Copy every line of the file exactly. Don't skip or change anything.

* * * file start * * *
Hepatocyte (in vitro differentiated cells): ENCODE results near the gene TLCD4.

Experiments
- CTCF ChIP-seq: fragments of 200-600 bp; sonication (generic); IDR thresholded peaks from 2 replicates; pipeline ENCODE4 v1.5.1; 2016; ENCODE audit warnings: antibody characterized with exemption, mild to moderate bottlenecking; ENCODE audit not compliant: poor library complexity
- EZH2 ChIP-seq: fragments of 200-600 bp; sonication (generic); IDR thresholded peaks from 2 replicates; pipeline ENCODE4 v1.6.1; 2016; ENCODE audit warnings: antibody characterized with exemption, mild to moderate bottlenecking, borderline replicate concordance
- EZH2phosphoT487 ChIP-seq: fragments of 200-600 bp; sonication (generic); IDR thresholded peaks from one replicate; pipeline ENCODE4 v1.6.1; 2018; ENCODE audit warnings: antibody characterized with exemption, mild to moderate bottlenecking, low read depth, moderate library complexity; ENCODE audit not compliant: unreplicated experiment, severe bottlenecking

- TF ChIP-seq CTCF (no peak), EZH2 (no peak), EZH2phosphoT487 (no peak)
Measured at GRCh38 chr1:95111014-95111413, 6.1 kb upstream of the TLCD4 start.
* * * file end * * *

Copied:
Hepatocyte (in vitro differentiated cells): ENCODE results near the gene TLCD4.

Experiments
- CTCF ChIP-seq: fragments of 200-600 bp; sonication (generic); IDR thresholded peaks from 2 replicates; pipeline ENCODE4 v1.5.1; 2016; ENCODE audit warnings: antibody characterized with exemption, mild to moderate bottlenecking; ENCODE audit not compliant: poor library complexity
- EZH2 ChIP-seq: fragments of 200-600 bp; sonication (generic); IDR thresholded peaks from 2 replicates; pipeline ENCODE4 v1.6.1; 2016; ENCODE audit warnings: antibody characterized with exemption, mild to moderate bottlenecking, borderline replicate concordance
- EZH2phosphoT487 ChIP-seq: fragments of 200-600 bp; sonication (generic); IDR thresholded peaks from one replicate; pipeline ENCODE4 v1.6.1; 2018; ENCODE audit warnings: antibody characterized with exemption, mild to moderate bottlenecking, low read depth, moderate library complexity; ENCODE audit not compliant: unreplicated experiment, severe bottlenecking

- TF ChIP-seq CTCF (no peak), EZH2 (no peak), EZH2phosphoT487 (no peak)
Measured at GRCh38 chr1:95111014-95111413, 6.1 kb upstream of the TLCD4 start.